The following fictional account didn’t take place–ever; but for fun, let’s go with it and pretend that it did. Special Note: The characters and events depicted in this article are fictitious. Any similarity to persons, either living or deceased, is purely coincidental. No persons were harmed in any way during the writing, editing, or subsequent publishing of this article. 🙂 Thank goodness, no one lost their job, either; came close, though.
“Have a seat, Bob,” said Mr. Swanger. He descended from a long line of Swangers, before swanging became a cultural phenomena in certain circles.
“Thank you,” said Bob. He slowly stepped forward and settled himself in the chair across from Mr. Swanger’s desk. He tried to appear calm, but his fidgetting fingers gave him away.
Mr. Swanger leaned forward over his desk, which was distracting because he had a mole on his left cheek the size of Saskatchewan. His computer screen was open to Bob’s profile. “How long have you been working with us at The One?”
“Little over a month,” said Bob.
“I’ve brought you in here today,” said Mr. Swanger, “because there’s been a nasty rumor circulating, at the yellow ticker tape that surrounds the previously available water cooler.”
Bob leaned forward, an expression of innocent curiosity pasted on his face. “‘Bout what?” he said.
Mr. Swanger sat back and arched his hands together in the stereoptypical teepee power position. “This makes me very uncomfortable,” he began. “Rumor has it that you actually believe that you’re ‘Bob.’ That’s incredibly awkward, given that we all work for The One. See my point?”
“Can’t say that I do,” said Bob. “I’m not Bob?” He patted his knees; they certainly felt real.
Mr. Swanger rolled his eyes; inwardly he was wondering how Bob had slipped through the hiring process. “No,” said Mr. Swanger. “These bodies are what show up in the waking state. A few people still mistake that as reality.” Mr. Swanger turned his attention to the computer screen. “It says here,” he said, “that there’s evidence that you still believe you’re the doer.”
Bob crossed his legs and gripped the arms of the chair firmly–knuckles blanched. “I’m not?” he said.
“No,” said Mr. Swanger. “Not now–or ever, for that matter. These,” he said, moving his arms about with floating ease, “move by one power alone–Consciousness. This is idealism, Bob. We gave up that old software called naive realism years ago. That’s when we got with the times and formed the new company–The One.”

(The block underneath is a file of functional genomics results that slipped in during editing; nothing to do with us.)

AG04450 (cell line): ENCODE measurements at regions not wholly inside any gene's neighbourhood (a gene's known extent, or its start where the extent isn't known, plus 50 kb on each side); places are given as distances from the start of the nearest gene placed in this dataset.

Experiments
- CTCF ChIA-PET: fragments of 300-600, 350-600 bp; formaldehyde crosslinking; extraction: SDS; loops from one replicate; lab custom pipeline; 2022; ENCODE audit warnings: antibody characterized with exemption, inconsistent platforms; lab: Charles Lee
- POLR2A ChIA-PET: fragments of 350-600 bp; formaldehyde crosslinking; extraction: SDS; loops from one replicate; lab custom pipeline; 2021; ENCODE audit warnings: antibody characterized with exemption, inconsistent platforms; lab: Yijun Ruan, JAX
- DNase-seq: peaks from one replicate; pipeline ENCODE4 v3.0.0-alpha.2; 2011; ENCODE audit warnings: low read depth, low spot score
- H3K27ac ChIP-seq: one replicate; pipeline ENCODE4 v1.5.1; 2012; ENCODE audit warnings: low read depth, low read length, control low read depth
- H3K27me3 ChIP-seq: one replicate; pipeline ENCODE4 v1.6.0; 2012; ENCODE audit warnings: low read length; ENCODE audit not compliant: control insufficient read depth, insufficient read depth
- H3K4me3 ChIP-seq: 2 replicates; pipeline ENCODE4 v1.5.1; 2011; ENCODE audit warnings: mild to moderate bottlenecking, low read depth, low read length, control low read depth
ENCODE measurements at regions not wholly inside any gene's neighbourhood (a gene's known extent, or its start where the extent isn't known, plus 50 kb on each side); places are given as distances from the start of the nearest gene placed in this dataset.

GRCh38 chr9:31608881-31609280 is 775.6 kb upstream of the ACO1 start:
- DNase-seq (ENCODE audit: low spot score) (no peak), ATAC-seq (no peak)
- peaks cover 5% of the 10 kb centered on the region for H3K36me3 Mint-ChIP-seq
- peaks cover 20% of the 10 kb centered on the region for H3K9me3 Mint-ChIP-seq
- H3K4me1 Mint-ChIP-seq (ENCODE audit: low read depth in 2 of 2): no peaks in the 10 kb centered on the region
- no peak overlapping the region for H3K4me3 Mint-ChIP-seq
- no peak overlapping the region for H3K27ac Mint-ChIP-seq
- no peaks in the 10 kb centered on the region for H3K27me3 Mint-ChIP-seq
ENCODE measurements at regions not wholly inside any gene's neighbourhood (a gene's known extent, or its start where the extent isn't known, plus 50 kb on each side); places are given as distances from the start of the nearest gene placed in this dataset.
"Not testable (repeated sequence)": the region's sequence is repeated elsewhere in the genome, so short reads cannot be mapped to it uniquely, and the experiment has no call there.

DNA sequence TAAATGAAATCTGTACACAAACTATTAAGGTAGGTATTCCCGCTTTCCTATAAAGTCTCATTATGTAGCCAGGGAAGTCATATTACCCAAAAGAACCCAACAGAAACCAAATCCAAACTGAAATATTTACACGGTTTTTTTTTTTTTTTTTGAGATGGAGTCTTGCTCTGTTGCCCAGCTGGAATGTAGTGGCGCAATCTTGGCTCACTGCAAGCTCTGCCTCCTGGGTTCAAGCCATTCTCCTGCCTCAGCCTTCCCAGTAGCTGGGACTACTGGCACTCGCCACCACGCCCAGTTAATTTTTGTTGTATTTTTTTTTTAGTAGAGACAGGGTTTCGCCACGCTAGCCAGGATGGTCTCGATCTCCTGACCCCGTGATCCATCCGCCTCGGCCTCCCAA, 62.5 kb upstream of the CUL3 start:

Bob began to fidget; he needed this job. He had nowhere else to go. Everyone these days was talking about the wonderful living immediacy of the present moment; the “Here and Now,” they called it. “What can I do to make it right?” he asked, learning forward. “I could stay late, make coffee. I have an advanced degree in Modern Sychophany,” he offered. “Would that help?”
“No,” said Mr. Swanger, with a wave of his hand. “Groveling is passé–went out with landlines and the notion of personal consciousness. Since enlightenment, we don’t work that way–we’re all equal here. There’s no solution except that you go home–now, of course–and spend some time in silent solitude. If you do so often enough, you’ll see that the true You isn’t Bob at all. This company is founded on the principles of The One. There’s no room for a bunch of persons running around like egoic chickens, thinking that they own the place. We work for The One; and the world functions a whole lot better when all of us know It.”
The meeting concluded a few minutes later, and Bob departed with a fearful I-could-soon-be-walking-down-the -road-kicking-my-lunchpail look. He was almost out of the building before he thought about the curious note with instructions that Mr. Swanger had handed to him before leaving. Politely but firmly, he had told Bob that if he wanted to continue working for The One, he should follow the instructions on the note closely. Bob’s pace slowed as his hand fumbled to remove the note from his pocket. It read as follows:
- Meditate for ten minutes, once a day. Increase to fifteen minutes, twice each day.
- Earnestly ask the question (“Who Am I?”) and don’t settle for the story self.
- Read the works of Buddha, Jesus, Ramana Maharshi, Sri Nisargadatta Maharaj; or, if you’re searching for any easier but informative book, R. Arthur Russell’s most recent work.
- Watch this presentation on self-inquiry by Rupert Spira.
Dare to dream (and care for one another).
With heartfelt regards,
Copyright © – 2020 – R. Arthur Russell
P.S. Please share this article if you enjoyed it. If you’d like to view my latest book (This Taste of Flesh and Bones–released September 8, 2020), press here. May it help you in your spiritual journey. 🙏🙏